BIO

I have written two books: Love Child: A Memoir of Family Lost and Found (2009) and a novel, Say My Name (2017). I have also written journalism for newspapers and magazines including Newsweek, Vogue, People, the Santa Fean, and Condé Nast Traveler in the US; and the Independent on Sunday (as part of the series Lives of the Great Songs), Harper’s Bazaar, Mail On Sunday YOU magazine, the Tatler, and The Times in the UK, French Vogue, and the international art and culture magazine Garage, where I am also part of the editorial team. My article on midwifery, “Catching Babies in New Mexico,” written for Mothering magazine, is on the website of the New Mexico State Historian.

I have published Twice 5 Miles Guides: the stuff nobody teaches you. Launch titles will be How to Work with a Writer, by me, and How to Read for an Audience, cowritten by me and James Navé, who taught me everything I know about public readings.

I am the screenwriter and producer of the award-winning short film Good Luck, Mr. Gorski (2011), which won the Grand Remi at the Houston Worldfest and was shown in many prestigious festivals including Mill Valley, the Hamptons, Torino, Cartagena, Rhode Island, and L.A. Shorts. Projects in development include three features and two TV series.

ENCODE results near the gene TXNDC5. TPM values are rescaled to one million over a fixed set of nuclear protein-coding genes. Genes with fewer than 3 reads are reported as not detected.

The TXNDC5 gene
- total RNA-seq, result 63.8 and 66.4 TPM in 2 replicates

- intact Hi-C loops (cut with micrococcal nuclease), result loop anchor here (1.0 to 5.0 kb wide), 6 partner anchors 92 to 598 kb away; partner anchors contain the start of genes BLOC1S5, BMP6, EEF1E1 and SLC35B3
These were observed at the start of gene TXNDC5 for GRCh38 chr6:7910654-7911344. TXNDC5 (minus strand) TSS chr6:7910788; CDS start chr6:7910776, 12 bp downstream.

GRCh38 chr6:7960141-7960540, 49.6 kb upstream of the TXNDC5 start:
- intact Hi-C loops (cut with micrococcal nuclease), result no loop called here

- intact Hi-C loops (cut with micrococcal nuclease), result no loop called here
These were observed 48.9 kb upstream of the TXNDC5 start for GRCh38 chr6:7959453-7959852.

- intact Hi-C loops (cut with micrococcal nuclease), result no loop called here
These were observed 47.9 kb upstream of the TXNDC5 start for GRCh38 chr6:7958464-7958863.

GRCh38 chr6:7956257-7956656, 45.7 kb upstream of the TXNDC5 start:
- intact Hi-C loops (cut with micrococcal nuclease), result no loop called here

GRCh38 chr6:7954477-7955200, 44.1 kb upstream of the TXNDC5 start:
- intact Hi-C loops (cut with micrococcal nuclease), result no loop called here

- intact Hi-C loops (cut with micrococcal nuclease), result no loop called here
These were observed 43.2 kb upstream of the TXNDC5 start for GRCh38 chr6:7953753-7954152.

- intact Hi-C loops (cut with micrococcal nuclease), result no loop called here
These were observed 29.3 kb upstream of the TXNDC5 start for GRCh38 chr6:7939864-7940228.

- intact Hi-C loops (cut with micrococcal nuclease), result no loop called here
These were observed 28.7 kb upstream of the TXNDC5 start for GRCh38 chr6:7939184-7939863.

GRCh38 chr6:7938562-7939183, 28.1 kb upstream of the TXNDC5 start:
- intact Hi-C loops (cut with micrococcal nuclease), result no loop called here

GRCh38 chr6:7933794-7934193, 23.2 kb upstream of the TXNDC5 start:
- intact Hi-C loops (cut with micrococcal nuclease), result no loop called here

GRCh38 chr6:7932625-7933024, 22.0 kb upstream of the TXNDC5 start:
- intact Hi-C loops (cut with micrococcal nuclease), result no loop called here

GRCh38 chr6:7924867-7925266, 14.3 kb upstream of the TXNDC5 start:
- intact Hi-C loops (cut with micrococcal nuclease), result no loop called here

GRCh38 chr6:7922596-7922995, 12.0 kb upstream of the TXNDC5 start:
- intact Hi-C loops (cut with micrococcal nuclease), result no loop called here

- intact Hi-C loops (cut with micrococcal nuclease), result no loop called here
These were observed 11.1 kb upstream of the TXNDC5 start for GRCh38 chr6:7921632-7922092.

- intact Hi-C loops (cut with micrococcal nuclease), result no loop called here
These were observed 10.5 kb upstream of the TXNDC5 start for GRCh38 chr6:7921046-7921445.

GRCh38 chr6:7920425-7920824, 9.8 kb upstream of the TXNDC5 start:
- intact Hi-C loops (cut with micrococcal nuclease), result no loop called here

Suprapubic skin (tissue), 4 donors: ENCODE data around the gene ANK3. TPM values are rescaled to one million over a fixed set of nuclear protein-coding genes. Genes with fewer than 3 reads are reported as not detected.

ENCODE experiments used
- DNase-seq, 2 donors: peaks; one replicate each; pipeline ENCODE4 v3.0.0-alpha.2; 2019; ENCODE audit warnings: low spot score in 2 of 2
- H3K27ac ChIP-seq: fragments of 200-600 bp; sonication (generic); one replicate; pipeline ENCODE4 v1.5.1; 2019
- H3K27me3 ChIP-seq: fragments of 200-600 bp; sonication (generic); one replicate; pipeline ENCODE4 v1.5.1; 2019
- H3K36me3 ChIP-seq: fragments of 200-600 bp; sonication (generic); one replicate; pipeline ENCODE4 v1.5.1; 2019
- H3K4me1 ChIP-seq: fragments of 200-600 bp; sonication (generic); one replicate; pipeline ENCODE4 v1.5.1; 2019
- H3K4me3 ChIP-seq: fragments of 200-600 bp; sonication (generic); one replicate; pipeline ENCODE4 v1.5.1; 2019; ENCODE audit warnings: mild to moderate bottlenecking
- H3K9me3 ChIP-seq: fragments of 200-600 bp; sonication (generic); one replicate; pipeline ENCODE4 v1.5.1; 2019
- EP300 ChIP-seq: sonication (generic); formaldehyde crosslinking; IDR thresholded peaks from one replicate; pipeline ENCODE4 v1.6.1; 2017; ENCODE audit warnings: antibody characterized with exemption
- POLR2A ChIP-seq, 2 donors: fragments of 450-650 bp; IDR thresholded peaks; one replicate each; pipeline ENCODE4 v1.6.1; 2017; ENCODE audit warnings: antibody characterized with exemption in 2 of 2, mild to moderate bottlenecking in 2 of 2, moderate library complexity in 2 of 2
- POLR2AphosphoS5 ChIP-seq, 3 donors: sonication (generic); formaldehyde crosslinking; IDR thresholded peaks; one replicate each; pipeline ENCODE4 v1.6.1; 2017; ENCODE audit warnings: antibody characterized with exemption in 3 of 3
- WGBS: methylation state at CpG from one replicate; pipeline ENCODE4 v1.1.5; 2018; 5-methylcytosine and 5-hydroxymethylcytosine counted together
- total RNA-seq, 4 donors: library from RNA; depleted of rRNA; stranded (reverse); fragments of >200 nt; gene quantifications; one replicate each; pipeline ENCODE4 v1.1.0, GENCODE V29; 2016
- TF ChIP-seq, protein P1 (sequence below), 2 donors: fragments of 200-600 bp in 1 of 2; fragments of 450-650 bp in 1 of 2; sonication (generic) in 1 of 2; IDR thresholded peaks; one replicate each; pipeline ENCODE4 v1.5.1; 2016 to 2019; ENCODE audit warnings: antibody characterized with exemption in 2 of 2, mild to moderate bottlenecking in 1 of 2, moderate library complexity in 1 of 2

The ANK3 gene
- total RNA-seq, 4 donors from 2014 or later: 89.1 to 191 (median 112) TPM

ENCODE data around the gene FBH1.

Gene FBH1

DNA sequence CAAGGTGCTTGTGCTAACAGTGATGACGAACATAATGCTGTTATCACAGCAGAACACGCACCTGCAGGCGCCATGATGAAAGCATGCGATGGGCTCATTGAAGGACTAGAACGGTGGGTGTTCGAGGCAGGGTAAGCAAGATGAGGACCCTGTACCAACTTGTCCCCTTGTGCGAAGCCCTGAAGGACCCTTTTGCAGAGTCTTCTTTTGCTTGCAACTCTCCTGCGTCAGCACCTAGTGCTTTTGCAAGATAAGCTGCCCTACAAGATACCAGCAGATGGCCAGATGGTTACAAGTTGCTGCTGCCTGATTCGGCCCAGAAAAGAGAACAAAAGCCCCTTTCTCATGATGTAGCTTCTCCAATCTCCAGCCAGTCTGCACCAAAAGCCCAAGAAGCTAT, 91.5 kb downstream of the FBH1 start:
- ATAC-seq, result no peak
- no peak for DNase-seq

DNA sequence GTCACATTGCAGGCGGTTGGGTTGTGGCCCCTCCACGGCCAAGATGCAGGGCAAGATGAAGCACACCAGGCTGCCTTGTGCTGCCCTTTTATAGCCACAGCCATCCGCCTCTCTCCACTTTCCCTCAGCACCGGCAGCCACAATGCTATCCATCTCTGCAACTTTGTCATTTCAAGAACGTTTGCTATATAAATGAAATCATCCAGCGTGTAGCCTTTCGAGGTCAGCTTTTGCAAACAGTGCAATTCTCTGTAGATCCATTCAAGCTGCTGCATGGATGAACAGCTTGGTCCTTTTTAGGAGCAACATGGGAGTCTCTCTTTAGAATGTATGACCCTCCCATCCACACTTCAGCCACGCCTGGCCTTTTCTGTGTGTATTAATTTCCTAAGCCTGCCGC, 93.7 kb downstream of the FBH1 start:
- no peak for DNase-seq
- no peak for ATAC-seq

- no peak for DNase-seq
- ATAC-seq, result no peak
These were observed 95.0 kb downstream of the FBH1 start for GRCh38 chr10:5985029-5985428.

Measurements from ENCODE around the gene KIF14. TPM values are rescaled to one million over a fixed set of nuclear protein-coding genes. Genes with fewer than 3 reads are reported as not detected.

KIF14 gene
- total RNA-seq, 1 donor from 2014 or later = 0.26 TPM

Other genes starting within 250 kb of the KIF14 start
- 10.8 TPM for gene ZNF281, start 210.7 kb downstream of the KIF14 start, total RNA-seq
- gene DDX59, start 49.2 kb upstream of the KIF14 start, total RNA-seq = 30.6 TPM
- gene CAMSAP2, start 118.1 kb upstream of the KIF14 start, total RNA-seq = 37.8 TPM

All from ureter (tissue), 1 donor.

I grew up in London, Ireland, Long Island, Los Angeles, and Mexico, where my father John Huston lived for the last decades of his life. I read English at Hertford College, Oxford, then spent nine years in publishing in London. At Chatto & Windus, and then as Editorial Director of Weidenfeld & Nicolson, I worked with authors including Alan Hollinghurst, Iris Murdoch, Edna O’Brien, Henry Shukman, Robert Conquest, and Jane Goodall. I then worked for two years with the film distribution and production company Pathé in London.

I have taught screenwriting and memoir writing workshops at the National University of Ireland, Galway, the OSLEP program at the University of Oklahoma, and the Arvon Foundation in the UK. I also co-direct Imaginative Storm Writing Workshops with the poet James Navé (click here for more info) and am a founding member of the creative think tank Twice 5 Miles (click here for more info).

I currently live in Taos, New Mexico, with my 15-year-old son Rafael, in a traditional adobe house which I designed and built with Rafael’s father. Looking out the window from the table where I work, I see nearly 100 miles: horizon after horizon of extinct volcanoes that undulate like an ocean. A few years ago I started taking piano lessons, and my proudest accomplishment is being able to play Chopin’s Nocturne #1–not very well, but well enough for me.


CONTACT